Tuesday, February 12, 2013

Bob talks with SiriusXM’s Pete Dominick, who just launched a new morning show.  “Stand Up! with Pete Dominick” will air live weekday mornings from 6 to 9 Eastern on Indie, SiriusXM channel 104. Then, today marks the 40th anniversary of the release of POWs from the Hanoi Hilton.  Major General John Borling was held captive for six and a half years in Hanoi and like many of his fellow prisoners; it was poetry that saw him through his darkest days. In a new book, Taps on the Walls: Poems from the Hanoi Hilton, Borling shares his story and writes about the poems he mentally composed and kept memorized during his incarceration. Borling and the other POWs used a secret tap code to communicate their poetry to each other through the prisons thick walls.
Wednesday, February 13, 2013

Bob sits down with Pulitzer Prize-winning author Dave Barry to discuss his latest novel Insane City. Then, Martha Redbone joins Bob in the performance studio for a chat about her album of Appalachian folk songs set to the poetry of William Blake titled “The Garden of Love.”  

Thursday, February 14, 2013

Writer and firefighter Zac Unger, his wife, and their three children moved to Churchill, Manitoba, “The Polar Bear Capital of the World,” so that Unger could, as he put it, “be a hero of the environmental movement.”  He charts his success and failures in his book Never Look a Polar Bear in the Eye: A Family Field Trip to the Arctic’s Edge in Search of Adventure, Truth, and Mini-Marshmallows.  Then, for over 20 years, illustrator and author Danny Gregory has created one personal illustration a day in addition to his regular work.  This habit guided him through the painful and shocking death of his wife Patti, a paraplegic who died in 2010.  He compiled his illustrations along with his and Patti’s story in his new book A Kiss Before You Go: A Illustrated Memoir of Love and Loss.


Friday, February 15, 2013

Doyle McManus, Washington columnist for the Los Angeles Times, joins Bob to discuss the latest political news.  Next, No is a feature film about the unlikely but successful effort to oust Chilean dictator Augusto Pinochet from power in 1988.  Gael Garcia Bernal stars as the ingenious advertising executive who shapes the political campaign, providing a lesson in politics that all should know.  Bob talks to director Pablo Larrain about the Oscar-nominated film and how it relates to modern day politics.  Finally, the latest installment of our ongoing series This I Believe.
Monday, February 18, 2013

Today is President’s Day so we have Bob’s interview with Pulitzer Prize-winner Joseph J. Ellis about his book, His Excellency: George Washington. Then, a presidential tie-in with this Sunday’s 85th Academy Awards:  Academy Award-winning actress Sally Field joins Bob to discuss her career and most recent role as the First Lady in the feature film, Lincoln, which has been nominated for Best Picture.
Tuesday, February 19, 2013

Linda Schearing and Valarie Ziegler talk to Bob about their book Enticed by Eden: How Western Culture Uses, Confuses (and sometimes Abuses) Adam and Eve. Then, How to Survive a Plague is a film that captures the plight of ailing activists who fought to save their own lives and six million others through the worst of the AIDS epidemic in the 1980s.  Filmmaker David France and advocate Peter Staley discuss the historical relevance of how HIV-positive patients forced government officials and health organizations to take up their cause and unite to tame the deadly virus.  It’s nominated for Best Documentary Film at Sunday’s Oscar Awards.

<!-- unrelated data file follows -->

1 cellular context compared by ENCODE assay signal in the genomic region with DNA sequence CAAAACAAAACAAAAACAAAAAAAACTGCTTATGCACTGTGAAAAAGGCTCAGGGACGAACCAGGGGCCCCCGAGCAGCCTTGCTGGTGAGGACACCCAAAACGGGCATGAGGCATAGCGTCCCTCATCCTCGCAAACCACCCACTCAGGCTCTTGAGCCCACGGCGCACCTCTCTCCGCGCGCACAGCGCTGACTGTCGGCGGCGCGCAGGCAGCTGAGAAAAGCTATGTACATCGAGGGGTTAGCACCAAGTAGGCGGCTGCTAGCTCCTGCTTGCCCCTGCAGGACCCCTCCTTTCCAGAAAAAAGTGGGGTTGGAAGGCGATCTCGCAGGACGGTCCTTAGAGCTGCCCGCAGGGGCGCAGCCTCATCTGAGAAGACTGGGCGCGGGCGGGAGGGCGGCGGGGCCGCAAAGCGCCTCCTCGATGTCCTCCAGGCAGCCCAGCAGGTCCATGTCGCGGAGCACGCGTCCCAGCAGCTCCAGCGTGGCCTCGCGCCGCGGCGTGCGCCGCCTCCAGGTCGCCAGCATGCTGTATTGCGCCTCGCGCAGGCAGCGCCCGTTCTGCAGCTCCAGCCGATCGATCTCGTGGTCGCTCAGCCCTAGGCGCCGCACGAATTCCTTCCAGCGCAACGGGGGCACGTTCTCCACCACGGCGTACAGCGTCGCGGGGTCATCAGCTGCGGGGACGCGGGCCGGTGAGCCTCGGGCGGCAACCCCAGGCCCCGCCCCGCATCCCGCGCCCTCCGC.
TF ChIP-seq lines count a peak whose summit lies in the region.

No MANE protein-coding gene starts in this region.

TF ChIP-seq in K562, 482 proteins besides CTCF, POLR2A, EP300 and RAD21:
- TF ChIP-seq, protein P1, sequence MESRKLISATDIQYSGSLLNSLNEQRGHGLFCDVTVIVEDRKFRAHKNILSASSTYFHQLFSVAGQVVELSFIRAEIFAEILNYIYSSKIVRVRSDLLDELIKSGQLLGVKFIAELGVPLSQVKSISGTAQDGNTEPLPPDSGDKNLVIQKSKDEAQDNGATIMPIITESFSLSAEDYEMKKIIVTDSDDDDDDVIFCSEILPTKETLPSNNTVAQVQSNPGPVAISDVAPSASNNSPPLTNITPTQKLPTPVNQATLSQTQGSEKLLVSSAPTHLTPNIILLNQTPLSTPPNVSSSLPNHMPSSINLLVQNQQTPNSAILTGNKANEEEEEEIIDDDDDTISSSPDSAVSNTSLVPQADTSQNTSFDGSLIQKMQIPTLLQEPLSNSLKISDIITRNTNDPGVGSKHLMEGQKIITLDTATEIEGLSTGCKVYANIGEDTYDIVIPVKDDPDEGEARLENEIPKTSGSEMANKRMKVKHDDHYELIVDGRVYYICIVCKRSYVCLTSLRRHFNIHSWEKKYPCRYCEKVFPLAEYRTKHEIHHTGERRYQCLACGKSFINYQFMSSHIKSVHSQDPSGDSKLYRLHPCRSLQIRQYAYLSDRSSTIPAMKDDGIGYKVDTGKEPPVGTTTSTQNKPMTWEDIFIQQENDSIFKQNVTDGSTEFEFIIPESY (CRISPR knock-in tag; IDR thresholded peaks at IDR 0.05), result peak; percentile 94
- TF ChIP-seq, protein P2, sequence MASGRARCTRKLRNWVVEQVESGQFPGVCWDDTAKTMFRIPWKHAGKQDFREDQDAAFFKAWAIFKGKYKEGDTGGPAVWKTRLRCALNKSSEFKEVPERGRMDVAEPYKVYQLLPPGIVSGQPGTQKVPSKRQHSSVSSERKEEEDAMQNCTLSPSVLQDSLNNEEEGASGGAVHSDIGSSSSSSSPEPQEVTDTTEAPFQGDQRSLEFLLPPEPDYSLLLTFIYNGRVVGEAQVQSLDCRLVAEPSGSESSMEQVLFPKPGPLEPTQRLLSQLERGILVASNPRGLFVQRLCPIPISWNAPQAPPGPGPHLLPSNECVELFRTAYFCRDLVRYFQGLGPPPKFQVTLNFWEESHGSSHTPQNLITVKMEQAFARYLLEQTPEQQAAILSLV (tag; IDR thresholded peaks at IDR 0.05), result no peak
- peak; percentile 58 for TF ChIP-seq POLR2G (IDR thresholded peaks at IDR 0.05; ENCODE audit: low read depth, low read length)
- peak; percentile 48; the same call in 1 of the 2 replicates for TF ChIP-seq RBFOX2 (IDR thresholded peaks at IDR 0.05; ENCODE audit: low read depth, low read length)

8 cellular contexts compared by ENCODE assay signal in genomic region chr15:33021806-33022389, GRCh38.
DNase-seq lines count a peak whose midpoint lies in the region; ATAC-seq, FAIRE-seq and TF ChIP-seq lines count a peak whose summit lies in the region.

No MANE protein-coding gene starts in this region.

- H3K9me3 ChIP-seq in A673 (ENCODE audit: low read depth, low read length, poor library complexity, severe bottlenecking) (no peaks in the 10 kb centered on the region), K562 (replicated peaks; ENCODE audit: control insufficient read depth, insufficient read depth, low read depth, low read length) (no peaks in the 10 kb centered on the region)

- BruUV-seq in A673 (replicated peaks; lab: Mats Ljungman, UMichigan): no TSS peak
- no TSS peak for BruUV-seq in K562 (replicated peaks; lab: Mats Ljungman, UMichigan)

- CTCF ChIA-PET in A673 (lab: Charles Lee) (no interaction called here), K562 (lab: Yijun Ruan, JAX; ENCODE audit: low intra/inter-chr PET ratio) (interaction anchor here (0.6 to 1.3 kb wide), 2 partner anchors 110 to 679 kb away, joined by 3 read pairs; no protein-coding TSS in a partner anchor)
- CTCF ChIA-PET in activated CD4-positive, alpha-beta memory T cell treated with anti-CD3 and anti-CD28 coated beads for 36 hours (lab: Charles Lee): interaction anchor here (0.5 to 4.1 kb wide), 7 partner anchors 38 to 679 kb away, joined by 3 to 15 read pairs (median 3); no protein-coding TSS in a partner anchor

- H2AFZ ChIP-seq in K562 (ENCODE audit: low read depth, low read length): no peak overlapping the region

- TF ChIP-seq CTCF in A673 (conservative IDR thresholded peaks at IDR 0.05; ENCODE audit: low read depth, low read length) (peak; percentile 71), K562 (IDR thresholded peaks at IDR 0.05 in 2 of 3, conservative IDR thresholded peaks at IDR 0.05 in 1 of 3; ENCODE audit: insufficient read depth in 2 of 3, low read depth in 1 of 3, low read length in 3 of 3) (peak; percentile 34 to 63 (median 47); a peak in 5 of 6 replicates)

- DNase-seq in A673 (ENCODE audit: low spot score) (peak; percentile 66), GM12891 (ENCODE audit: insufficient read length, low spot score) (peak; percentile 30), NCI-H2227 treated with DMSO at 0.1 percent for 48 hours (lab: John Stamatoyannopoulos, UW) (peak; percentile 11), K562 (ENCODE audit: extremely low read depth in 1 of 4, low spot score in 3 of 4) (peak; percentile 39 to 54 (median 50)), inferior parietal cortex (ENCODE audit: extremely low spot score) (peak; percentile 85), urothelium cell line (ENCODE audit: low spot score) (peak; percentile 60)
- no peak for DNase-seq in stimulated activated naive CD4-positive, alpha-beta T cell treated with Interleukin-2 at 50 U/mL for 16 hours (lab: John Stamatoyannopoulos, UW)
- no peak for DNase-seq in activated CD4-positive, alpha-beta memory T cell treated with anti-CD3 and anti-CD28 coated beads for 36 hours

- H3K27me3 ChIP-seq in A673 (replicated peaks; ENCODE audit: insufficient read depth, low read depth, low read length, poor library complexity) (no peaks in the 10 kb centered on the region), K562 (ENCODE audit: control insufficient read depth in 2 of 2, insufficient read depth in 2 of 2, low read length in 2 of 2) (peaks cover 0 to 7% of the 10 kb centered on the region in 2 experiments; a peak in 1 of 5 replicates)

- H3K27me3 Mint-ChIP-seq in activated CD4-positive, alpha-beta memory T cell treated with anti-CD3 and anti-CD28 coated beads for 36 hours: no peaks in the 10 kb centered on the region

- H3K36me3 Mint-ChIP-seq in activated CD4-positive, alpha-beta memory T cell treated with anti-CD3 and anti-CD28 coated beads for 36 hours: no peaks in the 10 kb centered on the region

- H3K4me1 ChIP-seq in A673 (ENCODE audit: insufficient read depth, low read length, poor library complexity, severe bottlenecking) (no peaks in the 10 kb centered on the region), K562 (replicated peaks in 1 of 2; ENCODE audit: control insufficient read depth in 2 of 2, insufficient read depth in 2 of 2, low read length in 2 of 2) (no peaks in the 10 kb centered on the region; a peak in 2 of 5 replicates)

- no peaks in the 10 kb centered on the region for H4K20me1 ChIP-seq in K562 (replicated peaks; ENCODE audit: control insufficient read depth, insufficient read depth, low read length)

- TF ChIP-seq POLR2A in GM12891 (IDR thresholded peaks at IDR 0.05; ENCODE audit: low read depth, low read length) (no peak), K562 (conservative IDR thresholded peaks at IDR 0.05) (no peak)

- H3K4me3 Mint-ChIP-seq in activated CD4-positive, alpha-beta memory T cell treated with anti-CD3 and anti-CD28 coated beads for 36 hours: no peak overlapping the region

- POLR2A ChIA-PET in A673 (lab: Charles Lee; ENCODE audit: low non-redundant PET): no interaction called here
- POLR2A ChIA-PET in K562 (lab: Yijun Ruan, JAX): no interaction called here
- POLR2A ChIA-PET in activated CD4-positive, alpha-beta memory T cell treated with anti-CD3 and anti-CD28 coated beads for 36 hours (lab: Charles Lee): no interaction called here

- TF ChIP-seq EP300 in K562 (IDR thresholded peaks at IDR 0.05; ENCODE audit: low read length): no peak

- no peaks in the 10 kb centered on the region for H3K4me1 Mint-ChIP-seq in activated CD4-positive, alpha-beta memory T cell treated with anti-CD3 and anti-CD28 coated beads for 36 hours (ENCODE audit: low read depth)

Wednesday, February 20, 2013

In 1964, Michael Apted began filming a group of seven-year-olds from very diverse socio-economic backgrounds in England. The idea was to explore the Jesuit maxim “Give me the child until he is seven and I will give you the man.” Every seven years since he began, Apted returned — camera in hand – to examine how their lives were unfolding.   Now those kids are 56 years old and their lives are on display in the latest of Apted’s Up Series, 56 Up.  Then we have Benh Zeitlin, who is nominated for Best Director for his film Beasts of the Southern Wild for this year’s Oscars.  The film features break-out performances from new-comers Quvenzhané Wallis, who is up for Best Actress and Dwight Henry.  Beasts of the Southern Wild is also up for Best Picture.
Thursday, February 21, 2013

Bob welcomes Kim Coles, known for her zany characters and outrageous sense of humor. Coles was cast member on the sketch comedy show In Living Color, starred in Fox’s Living Single, and also appeared in Frasier and Six Feet Under. She was recently on stage in a one-woman show Oh, But Wait. There’s More! Then, as one of the world’s most famous introverts settles in for his second term in the Oval Office, we look at the strengths and weaknesses of introversion with best-selling author Susan Cain.  Her book Quiet: The Power of Introverts in a World that Can’t Stop Talking is now available in paperback.
Friday, February 22, 2013

Doyle McManus, Washington columnist for the Los Angeles Times, joins Bob to discuss the latest political news.  Next, Holly Williams’ grandpa is Hank Williams and her dad is Bocephus.  She talks with Bob about following in her famous family’s Americana musical tradition with her new album, The Highway.  Finally, the latest installment of our ongoing series This I Believe.